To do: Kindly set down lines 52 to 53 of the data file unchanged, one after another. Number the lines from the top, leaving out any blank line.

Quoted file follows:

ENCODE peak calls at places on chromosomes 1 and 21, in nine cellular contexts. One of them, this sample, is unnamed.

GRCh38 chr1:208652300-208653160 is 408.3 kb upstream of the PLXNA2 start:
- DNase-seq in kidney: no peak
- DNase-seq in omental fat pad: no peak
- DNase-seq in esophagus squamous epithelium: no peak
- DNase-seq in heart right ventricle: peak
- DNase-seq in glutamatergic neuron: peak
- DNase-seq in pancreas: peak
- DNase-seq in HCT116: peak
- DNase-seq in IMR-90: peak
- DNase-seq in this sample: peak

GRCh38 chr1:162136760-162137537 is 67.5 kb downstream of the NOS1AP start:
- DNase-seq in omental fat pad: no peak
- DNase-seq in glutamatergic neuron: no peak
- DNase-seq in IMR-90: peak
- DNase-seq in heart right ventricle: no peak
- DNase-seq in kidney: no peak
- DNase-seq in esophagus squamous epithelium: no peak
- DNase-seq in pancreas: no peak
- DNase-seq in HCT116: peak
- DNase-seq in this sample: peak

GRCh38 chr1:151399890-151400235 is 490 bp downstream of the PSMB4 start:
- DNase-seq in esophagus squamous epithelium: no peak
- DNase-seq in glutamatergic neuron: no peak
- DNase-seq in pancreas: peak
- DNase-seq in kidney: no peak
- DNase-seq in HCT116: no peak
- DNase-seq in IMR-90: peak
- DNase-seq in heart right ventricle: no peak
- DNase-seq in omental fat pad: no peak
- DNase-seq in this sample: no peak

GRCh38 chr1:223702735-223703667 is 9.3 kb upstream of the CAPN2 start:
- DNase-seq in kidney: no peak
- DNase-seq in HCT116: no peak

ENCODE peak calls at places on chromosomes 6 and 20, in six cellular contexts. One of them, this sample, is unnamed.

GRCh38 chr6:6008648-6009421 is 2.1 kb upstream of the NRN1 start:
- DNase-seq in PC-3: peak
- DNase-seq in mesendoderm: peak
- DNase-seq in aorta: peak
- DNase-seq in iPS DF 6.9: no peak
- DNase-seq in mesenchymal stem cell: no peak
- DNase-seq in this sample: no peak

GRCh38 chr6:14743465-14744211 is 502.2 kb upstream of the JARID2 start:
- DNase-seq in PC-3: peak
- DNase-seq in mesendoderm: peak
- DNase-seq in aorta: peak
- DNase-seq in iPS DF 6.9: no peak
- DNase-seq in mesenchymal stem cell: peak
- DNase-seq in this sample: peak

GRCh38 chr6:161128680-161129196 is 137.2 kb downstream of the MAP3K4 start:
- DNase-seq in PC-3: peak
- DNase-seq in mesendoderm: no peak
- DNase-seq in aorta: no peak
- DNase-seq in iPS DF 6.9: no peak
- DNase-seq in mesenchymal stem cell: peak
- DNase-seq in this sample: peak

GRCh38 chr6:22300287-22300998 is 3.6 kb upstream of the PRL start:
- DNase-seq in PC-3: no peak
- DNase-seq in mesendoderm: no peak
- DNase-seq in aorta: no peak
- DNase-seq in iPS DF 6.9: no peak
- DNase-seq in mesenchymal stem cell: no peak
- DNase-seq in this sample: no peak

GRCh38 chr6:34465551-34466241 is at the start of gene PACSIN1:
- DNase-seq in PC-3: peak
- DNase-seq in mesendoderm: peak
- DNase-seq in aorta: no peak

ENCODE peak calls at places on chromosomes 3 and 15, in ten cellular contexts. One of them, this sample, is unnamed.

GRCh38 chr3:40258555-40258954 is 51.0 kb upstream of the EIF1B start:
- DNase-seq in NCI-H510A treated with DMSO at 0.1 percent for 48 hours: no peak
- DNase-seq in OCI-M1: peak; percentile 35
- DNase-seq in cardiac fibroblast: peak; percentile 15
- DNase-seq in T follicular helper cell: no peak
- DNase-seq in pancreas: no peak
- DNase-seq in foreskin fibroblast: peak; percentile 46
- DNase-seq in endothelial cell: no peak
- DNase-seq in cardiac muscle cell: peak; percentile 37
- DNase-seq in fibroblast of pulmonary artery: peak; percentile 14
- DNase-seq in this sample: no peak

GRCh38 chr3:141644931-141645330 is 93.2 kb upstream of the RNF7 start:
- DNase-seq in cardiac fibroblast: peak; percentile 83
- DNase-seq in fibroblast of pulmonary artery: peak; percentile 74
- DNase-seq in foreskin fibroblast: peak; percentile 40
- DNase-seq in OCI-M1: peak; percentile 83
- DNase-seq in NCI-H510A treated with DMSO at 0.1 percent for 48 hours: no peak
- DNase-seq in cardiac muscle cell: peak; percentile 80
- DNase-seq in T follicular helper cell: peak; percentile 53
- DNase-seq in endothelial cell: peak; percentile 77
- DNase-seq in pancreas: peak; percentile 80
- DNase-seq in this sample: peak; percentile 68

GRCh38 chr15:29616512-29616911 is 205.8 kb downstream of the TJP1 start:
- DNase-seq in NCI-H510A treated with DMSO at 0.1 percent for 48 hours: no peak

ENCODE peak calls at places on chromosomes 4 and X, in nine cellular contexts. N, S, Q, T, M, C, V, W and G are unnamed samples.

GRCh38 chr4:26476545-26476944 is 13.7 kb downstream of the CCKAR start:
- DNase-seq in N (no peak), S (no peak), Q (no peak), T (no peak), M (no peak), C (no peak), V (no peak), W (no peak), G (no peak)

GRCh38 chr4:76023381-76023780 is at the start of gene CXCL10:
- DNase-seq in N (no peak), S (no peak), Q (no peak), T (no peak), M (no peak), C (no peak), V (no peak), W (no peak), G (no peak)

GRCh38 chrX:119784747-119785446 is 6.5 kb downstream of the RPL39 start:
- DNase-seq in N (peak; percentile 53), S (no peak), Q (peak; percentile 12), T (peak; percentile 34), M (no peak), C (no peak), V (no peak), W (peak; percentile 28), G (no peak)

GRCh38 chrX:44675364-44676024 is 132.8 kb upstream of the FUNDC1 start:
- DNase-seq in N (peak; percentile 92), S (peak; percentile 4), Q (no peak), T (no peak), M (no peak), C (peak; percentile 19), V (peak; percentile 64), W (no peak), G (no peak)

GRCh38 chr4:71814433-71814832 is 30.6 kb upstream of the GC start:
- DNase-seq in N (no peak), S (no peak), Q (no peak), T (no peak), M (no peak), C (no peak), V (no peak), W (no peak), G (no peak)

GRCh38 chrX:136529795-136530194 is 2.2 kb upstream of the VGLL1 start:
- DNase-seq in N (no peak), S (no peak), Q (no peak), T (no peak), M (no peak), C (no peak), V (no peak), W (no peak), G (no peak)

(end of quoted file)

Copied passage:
- DNase-seq in mesendoderm: no peak
- DNase-seq in aorta: no peak